The New Era - All about Sweet Home since 1929

Museum's quilt collection tells stories from history


December 30, 2015

On a chilled night, when rain mutters across the roof and grumbles down the gutters and a fog-bound wind plucks at the windows and doors, comes a realization: The best place to be is in bed, curled snug and warm beneath one of Grandma’s quilts.

At such a time Grandma can be easily envisioned, a woman past middle-age with greying hair and a pleasant face, who wears a paisley print apron over her plaid gingham dress and who resembles Auntie Em from “The Wizard of Oz.”

Sitting with her lap full of fabric scraps, she lays aside pieces from Uncle Jack’s shirt, or from Aunt Elsa’s blouse or even from something made for you, along with a piece or two matching her homemade dress and apron.

Soon she will be cutting and stitching together that quilt, its pattern called perhaps, “Borrowing from Peter to Pay Paul,” the one made by loving hands and filled with memories.


Now a quilt looking very much as if it came from a book on Americana can be purchased from a big-box store and Grandma is likely to have been a young Chinese woman stitching together a “Double Wedding Ring” quilt according to a computer program.

Still, “Made in China” pays a certain amount of homage to American quilt making. At least most of the quilts you can see at the East Linn museum were not only made in America, some loving hands included, but were put together right here in the Sweet Home area.

Entering the Household Room at the museum, one sees three quilts displayed on the east wall that immediately catch the eye.

The first, a “Variable Star” pattern, is the oldest. Said to have been made by Sarah Bowser who died in 1895, it is a striking example of a pieced quilt.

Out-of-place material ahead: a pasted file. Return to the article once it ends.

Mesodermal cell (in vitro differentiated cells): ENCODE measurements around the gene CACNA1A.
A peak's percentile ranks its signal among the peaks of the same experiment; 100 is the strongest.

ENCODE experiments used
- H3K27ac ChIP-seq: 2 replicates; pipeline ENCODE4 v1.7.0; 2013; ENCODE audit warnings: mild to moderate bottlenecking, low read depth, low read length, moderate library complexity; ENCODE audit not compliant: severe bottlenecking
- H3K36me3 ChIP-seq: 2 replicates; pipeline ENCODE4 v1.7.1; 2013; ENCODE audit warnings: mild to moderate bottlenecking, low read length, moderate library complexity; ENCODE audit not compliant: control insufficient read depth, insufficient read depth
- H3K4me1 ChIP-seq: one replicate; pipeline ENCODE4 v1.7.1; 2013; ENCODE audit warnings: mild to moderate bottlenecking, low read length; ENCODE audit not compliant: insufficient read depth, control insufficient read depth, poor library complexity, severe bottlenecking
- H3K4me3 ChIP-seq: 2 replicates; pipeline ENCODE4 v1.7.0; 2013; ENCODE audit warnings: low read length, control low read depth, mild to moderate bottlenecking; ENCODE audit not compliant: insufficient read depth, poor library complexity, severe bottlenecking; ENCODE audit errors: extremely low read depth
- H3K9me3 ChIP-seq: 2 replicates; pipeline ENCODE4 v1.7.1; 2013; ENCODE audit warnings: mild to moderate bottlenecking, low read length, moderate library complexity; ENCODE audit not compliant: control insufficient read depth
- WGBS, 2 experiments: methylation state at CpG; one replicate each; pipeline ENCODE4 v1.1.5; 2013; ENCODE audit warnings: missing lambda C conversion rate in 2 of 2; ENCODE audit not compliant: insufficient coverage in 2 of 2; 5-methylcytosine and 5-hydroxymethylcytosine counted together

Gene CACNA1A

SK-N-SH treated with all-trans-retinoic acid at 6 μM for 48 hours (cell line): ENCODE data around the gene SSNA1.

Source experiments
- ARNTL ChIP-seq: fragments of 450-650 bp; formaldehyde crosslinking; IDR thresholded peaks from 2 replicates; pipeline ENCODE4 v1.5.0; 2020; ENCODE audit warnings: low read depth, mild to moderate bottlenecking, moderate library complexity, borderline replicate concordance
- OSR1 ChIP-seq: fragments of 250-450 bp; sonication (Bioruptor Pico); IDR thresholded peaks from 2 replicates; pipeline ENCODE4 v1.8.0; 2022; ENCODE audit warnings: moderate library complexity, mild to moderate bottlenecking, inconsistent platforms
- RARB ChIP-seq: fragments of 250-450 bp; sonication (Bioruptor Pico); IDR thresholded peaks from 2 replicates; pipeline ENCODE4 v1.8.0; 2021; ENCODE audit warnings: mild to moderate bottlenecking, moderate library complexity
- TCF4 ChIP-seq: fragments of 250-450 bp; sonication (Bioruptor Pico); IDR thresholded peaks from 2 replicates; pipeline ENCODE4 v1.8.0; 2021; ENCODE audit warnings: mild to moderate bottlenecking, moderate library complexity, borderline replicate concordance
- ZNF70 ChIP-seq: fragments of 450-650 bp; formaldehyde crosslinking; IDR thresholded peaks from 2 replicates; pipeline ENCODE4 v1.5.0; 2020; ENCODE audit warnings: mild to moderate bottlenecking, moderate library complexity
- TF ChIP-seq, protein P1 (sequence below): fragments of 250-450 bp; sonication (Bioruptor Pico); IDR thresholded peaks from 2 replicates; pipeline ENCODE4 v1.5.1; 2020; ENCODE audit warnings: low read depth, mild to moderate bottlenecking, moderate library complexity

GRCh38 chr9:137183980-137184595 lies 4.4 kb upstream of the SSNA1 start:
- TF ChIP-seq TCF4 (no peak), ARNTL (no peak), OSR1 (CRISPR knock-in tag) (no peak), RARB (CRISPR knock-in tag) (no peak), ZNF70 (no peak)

The second quilt on the wall deserves special mention, as it combines the different quilting techniques of piecing and appliqué, plus some decorative embroidery, fancy stitching and even the use of fabric paint.

It represents the history of the Sweet Home area with picture blocks showing, for example, J.P. Harang’s store in Foster, the Geisendorfer Hotel in Cascadia, a horse-drawn mail buggy, a covered bridge, and even a modern logging truck.

It celebrates not only the founding of the East Linn Museum, but also the 50th anniversary of the quilting club, the Jolly Stitchers, to which much of the Museum’s knowledge of quilting is owed since the club’s members have supplied several quilts, including another friendship quilt, the one covering the bed nearby.

The third is a friendship quilt. Each block bears the name of a friendly maker as well as an appliqued flying bird. Nearly half the museum’s quilts are friendship quilts, maybe explaining why they were saved. A gift of friendship is always worth keeping.

A note might be made here. A quilt does not have to be quilted to be a quilt, and as far as word meanings go, any quilt can be a coverlet or a comforter. Quilting, of course, brings to mind stitching together three fabric layers, the middle one being, perhaps, matted fibers like a batting composed of cotton or polyester.

Actually, the sandwiched layers in the past have sometimes been a reused old quilt or blanket.

The key work happens to be stitching, but tying together these layers with intermittent knots of yarn or embroidery thread can also be used. This is shown by the bright red yarn ties on the 1976 “Nine Patch” comforter made by first and second grade students at the Foster

Elementary School, who embroidered their names in the centers of each block.

Another nine-patch quilt, one made by Sandridge students in 1902, is also close by, providing a comparison between 1902 and 1976 fabrics, their contrasting colors and patterns. What a difference!

An old song runs, “It was from Aunt Dinah’s quilting party, I was taking Nelly home...” which brings up an American custom of having quilting parties, also called “bees” and “frolics.”

Maybe he who was taking Nelly home had frolicking in mind, but Grandma, after piecing her quilt, may likely have attended a quilting party to have it finished off. If she were lucky, she may have belonged to a quilting group similar to the Holley Sewing Club or the previously mentioned Jolly Stitchers.